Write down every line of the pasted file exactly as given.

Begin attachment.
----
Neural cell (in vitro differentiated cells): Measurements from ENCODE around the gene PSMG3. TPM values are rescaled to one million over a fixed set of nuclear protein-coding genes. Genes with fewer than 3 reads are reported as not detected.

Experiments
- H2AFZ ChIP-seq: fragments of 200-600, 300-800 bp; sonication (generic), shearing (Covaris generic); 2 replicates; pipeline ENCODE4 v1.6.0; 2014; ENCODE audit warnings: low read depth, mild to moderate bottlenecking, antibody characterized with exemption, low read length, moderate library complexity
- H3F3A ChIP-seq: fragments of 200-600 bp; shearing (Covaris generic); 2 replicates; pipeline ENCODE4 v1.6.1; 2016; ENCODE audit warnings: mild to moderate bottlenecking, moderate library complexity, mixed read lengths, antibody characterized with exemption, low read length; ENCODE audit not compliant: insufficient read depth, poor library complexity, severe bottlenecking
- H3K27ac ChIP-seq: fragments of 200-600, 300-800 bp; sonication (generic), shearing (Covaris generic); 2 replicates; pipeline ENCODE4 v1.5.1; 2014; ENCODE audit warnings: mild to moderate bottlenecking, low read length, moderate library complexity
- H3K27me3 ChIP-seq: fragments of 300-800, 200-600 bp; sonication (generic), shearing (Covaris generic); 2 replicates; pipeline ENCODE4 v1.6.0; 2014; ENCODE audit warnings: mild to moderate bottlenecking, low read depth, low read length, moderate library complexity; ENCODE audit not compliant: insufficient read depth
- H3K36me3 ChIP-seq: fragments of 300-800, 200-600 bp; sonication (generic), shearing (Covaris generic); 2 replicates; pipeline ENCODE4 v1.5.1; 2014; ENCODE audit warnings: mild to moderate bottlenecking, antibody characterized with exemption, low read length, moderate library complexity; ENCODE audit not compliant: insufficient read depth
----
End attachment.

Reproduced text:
Neural cell (in vitro differentiated cells): Measurements from ENCODE around the gene PSMG3. TPM values are rescaled to one million over a fixed set of nuclear protein-coding genes. Genes with fewer than 3 reads are reported as not detected.

Experiments
- H2AFZ ChIP-seq: fragments of 200-600, 300-800 bp; sonication (generic), shearing (Covaris generic); 2 replicates; pipeline ENCODE4 v1.6.0; 2014; ENCODE audit warnings: low read depth, mild to moderate bottlenecking, antibody characterized with exemption, low read length, moderate library complexity
- H3F3A ChIP-seq: fragments of 200-600 bp; shearing (Covaris generic); 2 replicates; pipeline ENCODE4 v1.6.1; 2016; ENCODE audit warnings: mild to moderate bottlenecking, moderate library complexity, mixed read lengths, antibody characterized with exemption, low read length; ENCODE audit not compliant: insufficient read depth, poor library complexity, severe bottlenecking
- H3K27ac ChIP-seq: fragments of 200-600, 300-800 bp; sonication (generic), shearing (Covaris generic); 2 replicates; pipeline ENCODE4 v1.5.1; 2014; ENCODE audit warnings: mild to moderate bottlenecking, low read length, moderate library complexity
- H3K27me3 ChIP-seq: fragments of 300-800, 200-600 bp; sonication (generic), shearing (Covaris generic); 2 replicates; pipeline ENCODE4 v1.6.0; 2014; ENCODE audit warnings: mild to moderate bottlenecking, low read depth, low read length, moderate library complexity; ENCODE audit not compliant: insufficient read depth
- H3K36me3 ChIP-seq: fragments of 300-800, 200-600 bp; sonication (generic), shearing (Covaris generic); 2 replicates; pipeline ENCODE4 v1.5.1; 2014; ENCODE audit warnings: mild to moderate bottlenecking, antibody characterized with exemption, low read length, moderate library complexity; ENCODE audit not compliant: insufficient read depth